« Archive for the ‘Player Valuation’ Category

We’re done talking about Walt Jocketty, but being that this is the second part of a series, we figured we would keep the name.

In the first part, we determined that the market for pitching is irrationally expensive, and contemplated some solutions to get around it. But up to this point we have mostly been discussing starters, when they are only responsible for about two thirds of all innings pitched. Filling these other innings with solid, dependable, cost efficient arms can go a long way toward offsetting the potentially bloated costs of a team’s rotation. For a number of reasons reasons, talented minor league (or even major league) relievers often slip through the cracks, toiling away in obscurity when they could be helping a big league team win games.

While several teams have been particularly adept at finding free talent relievers to stock their bullpens, the leaders in the clubhouse are the San Diego Padres. Year after year, GM Kevin Towers continues to find diamonds in the rough. Scott Linebrink. Doug Brocail. Rudy Seanez. Akinori Otsuka. Alan Embree. Scott Cassidy. Cla Meredith. Heath Bell. All of these men have found success in the Padres pen over the last four years while pulling in salaries at or near the league minimum. […]

Consider the plight of a modern day general manager. His team needs pitching, but a somewhat consistent league-average starter will cost him at least $30 million in present value, and possibly upwards of $50 million. He knows this is too much to spend, but the idea starting the season with Mark Redman in his rotation is keeping him up at night. What to do?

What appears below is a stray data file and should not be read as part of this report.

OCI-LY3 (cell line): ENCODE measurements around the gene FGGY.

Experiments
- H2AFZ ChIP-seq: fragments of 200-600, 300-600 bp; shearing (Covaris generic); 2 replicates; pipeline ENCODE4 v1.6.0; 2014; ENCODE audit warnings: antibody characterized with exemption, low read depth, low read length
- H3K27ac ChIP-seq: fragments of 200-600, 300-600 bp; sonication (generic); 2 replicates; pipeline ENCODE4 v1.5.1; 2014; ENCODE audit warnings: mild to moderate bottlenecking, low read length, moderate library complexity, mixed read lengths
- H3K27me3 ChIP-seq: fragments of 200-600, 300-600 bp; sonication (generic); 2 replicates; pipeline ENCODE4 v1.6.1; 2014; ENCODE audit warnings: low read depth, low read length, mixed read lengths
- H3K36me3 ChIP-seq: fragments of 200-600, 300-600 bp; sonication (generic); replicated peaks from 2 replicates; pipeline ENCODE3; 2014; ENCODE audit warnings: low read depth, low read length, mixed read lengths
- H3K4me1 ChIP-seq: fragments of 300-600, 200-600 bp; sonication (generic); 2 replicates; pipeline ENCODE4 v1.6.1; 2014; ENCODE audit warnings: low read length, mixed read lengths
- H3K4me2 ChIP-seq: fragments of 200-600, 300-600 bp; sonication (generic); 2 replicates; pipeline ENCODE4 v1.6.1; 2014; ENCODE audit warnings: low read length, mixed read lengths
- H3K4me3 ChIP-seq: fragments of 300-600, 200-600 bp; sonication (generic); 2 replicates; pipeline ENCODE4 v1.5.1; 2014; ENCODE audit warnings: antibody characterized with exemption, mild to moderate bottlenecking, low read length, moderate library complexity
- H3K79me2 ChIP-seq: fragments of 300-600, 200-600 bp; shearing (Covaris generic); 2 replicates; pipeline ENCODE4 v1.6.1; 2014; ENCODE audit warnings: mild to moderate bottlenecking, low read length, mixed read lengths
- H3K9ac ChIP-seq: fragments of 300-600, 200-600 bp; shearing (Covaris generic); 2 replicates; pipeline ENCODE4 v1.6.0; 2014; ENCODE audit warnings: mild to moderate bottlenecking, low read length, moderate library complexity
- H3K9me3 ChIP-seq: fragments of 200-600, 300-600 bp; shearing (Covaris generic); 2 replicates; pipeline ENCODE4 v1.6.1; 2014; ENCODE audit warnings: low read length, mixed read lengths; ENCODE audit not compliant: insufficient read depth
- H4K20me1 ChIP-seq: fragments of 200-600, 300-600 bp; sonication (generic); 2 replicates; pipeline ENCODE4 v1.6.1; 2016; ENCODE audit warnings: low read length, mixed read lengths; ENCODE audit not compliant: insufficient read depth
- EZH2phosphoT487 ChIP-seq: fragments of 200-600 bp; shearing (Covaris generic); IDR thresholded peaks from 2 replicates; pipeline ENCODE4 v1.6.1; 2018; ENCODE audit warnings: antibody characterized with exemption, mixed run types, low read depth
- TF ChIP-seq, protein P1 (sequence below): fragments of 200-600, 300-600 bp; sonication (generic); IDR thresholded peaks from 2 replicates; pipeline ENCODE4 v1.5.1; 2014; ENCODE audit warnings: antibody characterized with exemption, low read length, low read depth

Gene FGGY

Say a married couple of reasonable means is looking to buy a house, but the market is irrationally high at the moment (as we have already discovered the market for pitching currently is). They have three main options: 1) buy an overpriced house; 2) continue to rent, hoping that the market comes back down soon enough; 3) acknowledge that the market is inefficient, and look for alternative ways to beat it.

Viewing starting pitchers in the same manner, teams have generally acted in one of these three ways with different levels of success. Jeff Suppan, Barry Zito, and Gil Meche (among others) were, essentially, the irrationally expensive houses on the market. Greg Maddux, signed to a one-year deal by the Padres, would be the equivalent of renting, in the sense that he fills a pressing need but is not a long-term asset. […]

“The market right now is kind of silly, and it may continue to be silly.”
- St. Louis Cardinals general manager Walt Jocketty (ESPN.com; November 28, 2006)

So just how silly is the market?

Quite, actually, but particularly when it comes to pitchers.

But doesn’t defense win championships? Isn’t that the idea that we’ve all been taught, weaned on, suffocated with, what have you? Shouldn’t there be a premium on pitching, if it is really that important?

Let’s consider. Wins can be broken down and credited to three major factors: runs scored, runs allowed, and luck. Pitchers have almost no effect on how many runs their team scores, but a substantial hand in how many their team allows. Substantial is the key word here. Most fans and, incredibly, team execs seem to believe that a pitcher is almost entirely responsible for the runs he lets up, hence the reliance on ERA to evaluate performance. […]